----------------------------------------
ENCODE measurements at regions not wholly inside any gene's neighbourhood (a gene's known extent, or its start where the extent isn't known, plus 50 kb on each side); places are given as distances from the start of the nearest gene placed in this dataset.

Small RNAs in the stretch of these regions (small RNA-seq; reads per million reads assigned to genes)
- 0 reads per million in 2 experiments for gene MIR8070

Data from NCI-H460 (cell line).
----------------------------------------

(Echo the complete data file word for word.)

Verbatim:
ENCODE measurements at regions not wholly inside any gene's neighbourhood (a gene's known extent, or its start where the extent isn't known, plus 50 kb on each side); places are given as distances from the start of the nearest gene placed in this dataset.

Small RNAs in the stretch of these regions (small RNA-seq; reads per million reads assigned to genes)
- 0 reads per million in 2 experiments for gene MIR8070

Data from NCI-H460 (cell line).